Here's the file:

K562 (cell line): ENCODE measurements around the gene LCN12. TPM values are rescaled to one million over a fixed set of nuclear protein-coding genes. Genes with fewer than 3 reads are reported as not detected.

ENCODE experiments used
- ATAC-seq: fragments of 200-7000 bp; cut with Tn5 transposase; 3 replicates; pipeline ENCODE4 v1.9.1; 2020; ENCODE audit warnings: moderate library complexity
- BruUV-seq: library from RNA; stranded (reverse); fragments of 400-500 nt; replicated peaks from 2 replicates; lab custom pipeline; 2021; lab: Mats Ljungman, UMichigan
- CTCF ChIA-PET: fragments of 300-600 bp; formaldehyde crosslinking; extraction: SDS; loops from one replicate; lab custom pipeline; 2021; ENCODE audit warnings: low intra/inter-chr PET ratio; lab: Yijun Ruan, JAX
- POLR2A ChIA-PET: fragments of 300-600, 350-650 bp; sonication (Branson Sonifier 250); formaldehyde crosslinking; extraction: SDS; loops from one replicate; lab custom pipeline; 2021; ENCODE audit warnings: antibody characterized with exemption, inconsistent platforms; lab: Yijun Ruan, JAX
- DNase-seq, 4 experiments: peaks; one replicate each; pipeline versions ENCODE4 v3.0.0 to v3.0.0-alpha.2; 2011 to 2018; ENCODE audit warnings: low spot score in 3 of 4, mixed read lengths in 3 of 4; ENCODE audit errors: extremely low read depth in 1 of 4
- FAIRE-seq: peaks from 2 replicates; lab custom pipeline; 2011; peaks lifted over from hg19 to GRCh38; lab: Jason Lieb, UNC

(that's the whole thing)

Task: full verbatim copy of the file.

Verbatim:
K562 (cell line): ENCODE measurements around the gene LCN12. TPM values are rescaled to one million over a fixed set of nuclear protein-coding genes. Genes with fewer than 3 reads are reported as not detected.

ENCODE experiments used
- ATAC-seq: fragments of 200-7000 bp; cut with Tn5 transposase; 3 replicates; pipeline ENCODE4 v1.9.1; 2020; ENCODE audit warnings: moderate library complexity
- BruUV-seq: library from RNA; stranded (reverse); fragments of 400-500 nt; replicated peaks from 2 replicates; lab custom pipeline; 2021; lab: Mats Ljungman, UMichigan
- CTCF ChIA-PET: fragments of 300-600 bp; formaldehyde crosslinking; extraction: SDS; loops from one replicate; lab custom pipeline; 2021; ENCODE audit warnings: low intra/inter-chr PET ratio; lab: Yijun Ruan, JAX
- POLR2A ChIA-PET: fragments of 300-600, 350-650 bp; sonication (Branson Sonifier 250); formaldehyde crosslinking; extraction: SDS; loops from one replicate; lab custom pipeline; 2021; ENCODE audit warnings: antibody characterized with exemption, inconsistent platforms; lab: Yijun Ruan, JAX
- DNase-seq, 4 experiments: peaks; one replicate each; pipeline versions ENCODE4 v3.0.0 to v3.0.0-alpha.2; 2011 to 2018; ENCODE audit warnings: low spot score in 3 of 4, mixed read lengths in 3 of 4; ENCODE audit errors: extremely low read depth in 1 of 4
- FAIRE-seq: peaks from 2 replicates; lab custom pipeline; 2011; peaks lifted over from hg19 to GRCh38; lab: Jason Lieb, UNC